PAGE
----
Using Linear Regression to Learn Polynomial Regression

Let's start by considering one-dimensional data, i.e., $$d=1$$. In OLS regression, we would learn the function $$f(x)=w_{0}+w_{1} x,$$ where $$x$$ is the data point and $$\mathbf{w}=\left(w_{0}, w_{1}\right)$$ is the weight vector. To achieve a polynomial fit of degree $$p$$, we will modify the previous expression into $$f(x)=\sum_{j=0}^{p} w_{j} x^{j}$$ where $$p$$ is the degree of the polynomial. We will rewrite this expression using a set of basis functions as $$f(x)=\sum_{j=0}^{p} w_{j} \phi_{j}(x)=\mathbf{w}^{\top} \boldsymbol{\phi}$$ where $$\phi_{j}(x)=x^{j}$$ and $$\phi=\left(\phi_{0}(x), \phi_{1}(x), \ldots, \phi_{p}(x)\right)$$. We simply apply this transformation to every data point $$x_{i}$$ to get a new dataset $$\left\{\left(\phi\left(x_{i}\right), y_{i}\right)\right\}$$. Then we use linear regression on this dataset, to get the weights $$\mathbf{w}$$ and the nonlinear predictor $$f(x)=\sum_{j=0}^{p} w_{j} \phi_{j}(x),$$ which is a polynomial (nonlinear) function in the original observation space. Notes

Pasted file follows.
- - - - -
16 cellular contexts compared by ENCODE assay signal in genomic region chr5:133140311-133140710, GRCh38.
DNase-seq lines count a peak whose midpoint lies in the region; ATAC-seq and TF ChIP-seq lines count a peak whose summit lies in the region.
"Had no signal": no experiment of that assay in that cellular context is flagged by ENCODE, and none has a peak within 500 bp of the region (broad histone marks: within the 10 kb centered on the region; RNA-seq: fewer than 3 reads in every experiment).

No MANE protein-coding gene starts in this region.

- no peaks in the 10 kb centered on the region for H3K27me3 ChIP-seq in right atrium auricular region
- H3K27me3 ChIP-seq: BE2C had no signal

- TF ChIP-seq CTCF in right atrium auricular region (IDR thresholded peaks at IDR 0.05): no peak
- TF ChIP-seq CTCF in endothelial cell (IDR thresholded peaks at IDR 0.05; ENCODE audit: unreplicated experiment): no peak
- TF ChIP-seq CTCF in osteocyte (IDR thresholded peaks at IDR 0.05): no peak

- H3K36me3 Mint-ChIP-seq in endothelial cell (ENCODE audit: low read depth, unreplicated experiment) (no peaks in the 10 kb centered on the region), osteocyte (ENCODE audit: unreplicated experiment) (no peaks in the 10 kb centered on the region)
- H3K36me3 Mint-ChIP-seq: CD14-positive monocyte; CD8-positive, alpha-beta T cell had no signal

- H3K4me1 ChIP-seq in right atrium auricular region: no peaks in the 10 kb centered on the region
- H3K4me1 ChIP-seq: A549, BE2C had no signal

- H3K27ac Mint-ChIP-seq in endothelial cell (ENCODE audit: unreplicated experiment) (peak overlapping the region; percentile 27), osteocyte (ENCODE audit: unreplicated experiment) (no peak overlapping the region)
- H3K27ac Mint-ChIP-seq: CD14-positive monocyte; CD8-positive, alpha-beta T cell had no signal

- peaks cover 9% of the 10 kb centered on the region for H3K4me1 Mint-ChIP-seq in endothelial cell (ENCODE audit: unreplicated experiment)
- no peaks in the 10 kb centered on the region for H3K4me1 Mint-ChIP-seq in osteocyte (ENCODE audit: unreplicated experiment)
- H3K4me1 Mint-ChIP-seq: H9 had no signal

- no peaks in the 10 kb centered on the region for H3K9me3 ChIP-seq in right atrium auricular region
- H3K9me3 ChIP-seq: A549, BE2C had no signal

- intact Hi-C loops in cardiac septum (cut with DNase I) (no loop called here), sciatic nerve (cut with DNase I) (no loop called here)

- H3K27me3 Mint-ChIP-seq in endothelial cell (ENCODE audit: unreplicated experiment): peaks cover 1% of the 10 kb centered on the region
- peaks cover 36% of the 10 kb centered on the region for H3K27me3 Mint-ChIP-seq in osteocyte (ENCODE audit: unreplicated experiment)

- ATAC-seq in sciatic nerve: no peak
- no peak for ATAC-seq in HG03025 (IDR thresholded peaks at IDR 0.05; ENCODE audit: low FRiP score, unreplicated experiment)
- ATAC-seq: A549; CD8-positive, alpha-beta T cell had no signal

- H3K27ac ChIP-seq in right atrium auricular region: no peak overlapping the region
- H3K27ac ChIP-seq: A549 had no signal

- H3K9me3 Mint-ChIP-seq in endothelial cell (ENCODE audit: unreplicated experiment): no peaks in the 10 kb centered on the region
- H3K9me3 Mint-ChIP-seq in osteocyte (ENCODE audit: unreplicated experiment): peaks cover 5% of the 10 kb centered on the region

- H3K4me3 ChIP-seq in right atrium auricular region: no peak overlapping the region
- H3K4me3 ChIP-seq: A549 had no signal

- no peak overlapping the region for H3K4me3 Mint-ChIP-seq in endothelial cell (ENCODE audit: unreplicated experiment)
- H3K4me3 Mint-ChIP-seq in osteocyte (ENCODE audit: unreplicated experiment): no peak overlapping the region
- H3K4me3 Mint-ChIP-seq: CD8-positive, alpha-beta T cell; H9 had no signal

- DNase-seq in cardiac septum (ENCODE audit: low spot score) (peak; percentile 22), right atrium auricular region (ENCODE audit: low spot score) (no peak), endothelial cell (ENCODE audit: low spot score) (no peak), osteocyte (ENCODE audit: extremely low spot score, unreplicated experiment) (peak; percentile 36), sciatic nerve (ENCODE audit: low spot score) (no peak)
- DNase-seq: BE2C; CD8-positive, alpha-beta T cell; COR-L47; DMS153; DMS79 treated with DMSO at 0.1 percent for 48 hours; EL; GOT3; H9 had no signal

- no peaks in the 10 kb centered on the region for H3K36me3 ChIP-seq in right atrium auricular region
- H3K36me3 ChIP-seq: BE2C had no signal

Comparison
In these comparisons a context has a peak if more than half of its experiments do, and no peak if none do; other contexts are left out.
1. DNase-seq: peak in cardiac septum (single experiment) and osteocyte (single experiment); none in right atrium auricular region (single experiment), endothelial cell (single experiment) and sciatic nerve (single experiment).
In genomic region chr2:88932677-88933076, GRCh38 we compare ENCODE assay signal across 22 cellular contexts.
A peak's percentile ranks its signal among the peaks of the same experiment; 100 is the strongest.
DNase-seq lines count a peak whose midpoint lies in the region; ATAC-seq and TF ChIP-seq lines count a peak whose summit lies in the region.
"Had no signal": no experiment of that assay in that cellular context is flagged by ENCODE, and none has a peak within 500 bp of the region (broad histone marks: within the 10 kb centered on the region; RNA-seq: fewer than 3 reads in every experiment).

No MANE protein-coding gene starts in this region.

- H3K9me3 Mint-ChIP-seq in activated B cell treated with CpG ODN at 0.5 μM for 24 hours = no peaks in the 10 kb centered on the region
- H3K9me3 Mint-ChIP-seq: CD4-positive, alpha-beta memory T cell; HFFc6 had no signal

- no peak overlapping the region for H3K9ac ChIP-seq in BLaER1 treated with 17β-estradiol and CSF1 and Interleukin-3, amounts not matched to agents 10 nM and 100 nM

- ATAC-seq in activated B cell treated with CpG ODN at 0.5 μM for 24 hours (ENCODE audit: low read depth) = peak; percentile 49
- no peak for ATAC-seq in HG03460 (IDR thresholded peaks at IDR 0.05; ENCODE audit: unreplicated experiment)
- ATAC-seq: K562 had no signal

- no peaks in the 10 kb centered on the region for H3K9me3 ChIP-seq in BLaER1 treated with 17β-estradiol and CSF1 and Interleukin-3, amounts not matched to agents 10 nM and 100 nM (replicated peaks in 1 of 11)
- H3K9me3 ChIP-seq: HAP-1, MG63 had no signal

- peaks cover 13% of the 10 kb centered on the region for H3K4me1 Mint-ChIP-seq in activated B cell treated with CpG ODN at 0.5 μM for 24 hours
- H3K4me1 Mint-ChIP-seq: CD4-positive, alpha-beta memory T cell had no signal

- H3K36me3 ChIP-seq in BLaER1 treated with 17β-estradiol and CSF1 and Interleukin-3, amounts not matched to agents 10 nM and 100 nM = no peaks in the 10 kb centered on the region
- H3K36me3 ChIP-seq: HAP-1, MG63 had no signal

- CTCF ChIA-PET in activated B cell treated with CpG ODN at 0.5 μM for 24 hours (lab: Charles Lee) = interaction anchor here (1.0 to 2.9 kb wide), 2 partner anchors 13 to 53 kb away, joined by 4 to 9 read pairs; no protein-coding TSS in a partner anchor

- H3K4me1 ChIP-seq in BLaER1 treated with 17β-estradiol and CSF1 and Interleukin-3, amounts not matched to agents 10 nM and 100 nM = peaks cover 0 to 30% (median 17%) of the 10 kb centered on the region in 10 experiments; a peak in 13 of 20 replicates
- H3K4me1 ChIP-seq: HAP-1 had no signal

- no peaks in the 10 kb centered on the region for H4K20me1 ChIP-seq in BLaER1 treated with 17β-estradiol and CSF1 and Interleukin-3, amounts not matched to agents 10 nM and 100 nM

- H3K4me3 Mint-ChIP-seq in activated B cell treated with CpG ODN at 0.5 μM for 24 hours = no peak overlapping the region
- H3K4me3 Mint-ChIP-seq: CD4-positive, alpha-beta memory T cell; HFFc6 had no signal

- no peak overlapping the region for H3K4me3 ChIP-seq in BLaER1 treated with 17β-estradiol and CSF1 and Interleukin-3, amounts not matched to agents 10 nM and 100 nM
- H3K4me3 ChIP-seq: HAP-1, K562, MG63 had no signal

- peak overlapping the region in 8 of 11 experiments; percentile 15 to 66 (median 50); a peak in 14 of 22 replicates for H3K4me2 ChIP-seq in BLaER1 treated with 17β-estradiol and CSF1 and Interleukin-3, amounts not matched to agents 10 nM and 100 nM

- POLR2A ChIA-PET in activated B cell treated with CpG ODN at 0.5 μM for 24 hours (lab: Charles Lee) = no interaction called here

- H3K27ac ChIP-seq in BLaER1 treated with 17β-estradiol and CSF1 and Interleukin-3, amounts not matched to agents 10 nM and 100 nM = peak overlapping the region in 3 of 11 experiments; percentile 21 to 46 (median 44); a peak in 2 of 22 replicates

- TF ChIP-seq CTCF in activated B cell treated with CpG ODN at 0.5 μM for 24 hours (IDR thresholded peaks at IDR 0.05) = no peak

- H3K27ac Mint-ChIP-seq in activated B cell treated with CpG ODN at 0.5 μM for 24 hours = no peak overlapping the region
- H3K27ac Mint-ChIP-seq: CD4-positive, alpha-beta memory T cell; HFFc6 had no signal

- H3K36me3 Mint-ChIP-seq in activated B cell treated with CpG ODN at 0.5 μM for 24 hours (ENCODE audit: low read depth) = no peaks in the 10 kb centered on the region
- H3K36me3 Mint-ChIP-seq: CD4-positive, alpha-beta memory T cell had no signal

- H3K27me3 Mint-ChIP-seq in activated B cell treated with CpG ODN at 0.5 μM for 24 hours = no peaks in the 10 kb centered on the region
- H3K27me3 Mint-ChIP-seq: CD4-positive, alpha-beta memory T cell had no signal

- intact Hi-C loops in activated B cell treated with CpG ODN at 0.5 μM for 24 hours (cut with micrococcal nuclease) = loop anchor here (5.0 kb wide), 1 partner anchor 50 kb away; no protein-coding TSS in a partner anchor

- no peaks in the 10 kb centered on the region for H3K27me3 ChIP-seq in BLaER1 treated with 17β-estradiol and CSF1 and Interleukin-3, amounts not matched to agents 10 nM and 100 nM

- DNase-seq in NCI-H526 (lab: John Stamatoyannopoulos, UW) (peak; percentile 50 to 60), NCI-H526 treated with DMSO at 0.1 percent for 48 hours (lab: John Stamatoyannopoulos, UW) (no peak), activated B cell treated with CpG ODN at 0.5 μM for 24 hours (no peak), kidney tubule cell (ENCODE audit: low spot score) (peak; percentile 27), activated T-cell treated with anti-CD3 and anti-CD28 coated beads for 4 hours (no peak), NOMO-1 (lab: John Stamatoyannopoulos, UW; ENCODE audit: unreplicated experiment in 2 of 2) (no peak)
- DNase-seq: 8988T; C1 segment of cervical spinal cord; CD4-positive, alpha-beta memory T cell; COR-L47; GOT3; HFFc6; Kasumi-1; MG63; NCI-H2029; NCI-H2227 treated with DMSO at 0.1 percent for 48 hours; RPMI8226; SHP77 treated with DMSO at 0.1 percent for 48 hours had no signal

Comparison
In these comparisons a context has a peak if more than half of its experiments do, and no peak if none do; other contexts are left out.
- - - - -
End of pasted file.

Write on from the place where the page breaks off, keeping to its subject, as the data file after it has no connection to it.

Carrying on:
How does this work? Could anyone give me an example and explain it to me in simple terms? How would I go about implementing this in Numpy?

It is quite simple to understand (and to implement using matrices).

Consider a specific example (to generalise later). You have a polynomial function of a single feature $$x$$):

$$f(x) = \omega_0 x^0 + \omega_1 x^1 + \ldots \omega_n x^n$$

You can organise coefficients and features in vectors and get $$f$$ by a scalar product:

$$\mathbf{\omega} = \begin{pmatrix} \omega_0, \\ \vdots \\ \omega_n \end{pmatrix}, \qquad \mathbf{x} = \begin{pmatrix} 1, \\ x \\ x^2 \\ \vdots \\ x^n \end{pmatrix}$$

Hence $$f(x) = \omega^T\mathbf{x}$$.

This is nothing else than a multi-feature linear regression where the $$i$$-th feature is now the $$i$$-th power of $$x$$.

In numpy, imagine you have an array of data x.

To create the vector $$\mathbf{x}$$ above, you can do (for $$n=3$$, for instance)

X = np.ones((len(x), 4))
X[:,1] = x
X[:,2] = np.power(x,2)
X[:,3] = np.power(x,3)

And then using sklearn LinearRegression,

model = LinearRegression()
model.fit(X, y)

UPDATE: In sklearn has been recently introduced PolynomialFeatures that precisely performs the transformation I described in numpy (you asked in numpy, but this might be useful as well).